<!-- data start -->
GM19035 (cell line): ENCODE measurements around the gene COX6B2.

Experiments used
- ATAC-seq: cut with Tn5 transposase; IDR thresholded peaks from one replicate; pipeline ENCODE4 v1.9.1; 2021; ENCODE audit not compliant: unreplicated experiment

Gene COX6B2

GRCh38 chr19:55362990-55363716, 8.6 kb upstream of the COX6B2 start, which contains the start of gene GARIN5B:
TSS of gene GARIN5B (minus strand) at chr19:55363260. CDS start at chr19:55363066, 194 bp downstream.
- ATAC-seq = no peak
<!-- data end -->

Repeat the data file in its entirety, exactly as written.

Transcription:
GM19035 (cell line): ENCODE measurements around the gene COX6B2.

Experiments used
- ATAC-seq: cut with Tn5 transposase; IDR thresholded peaks from one replicate; pipeline ENCODE4 v1.9.1; 2021; ENCODE audit not compliant: unreplicated experiment

Gene COX6B2

GRCh38 chr19:55362990-55363716, 8.6 kb upstream of the COX6B2 start, which contains the start of gene GARIN5B:
TSS of gene GARIN5B (minus strand) at chr19:55363260. CDS start at chr19:55363066, 194 bp downstream.
- ATAC-seq = no peak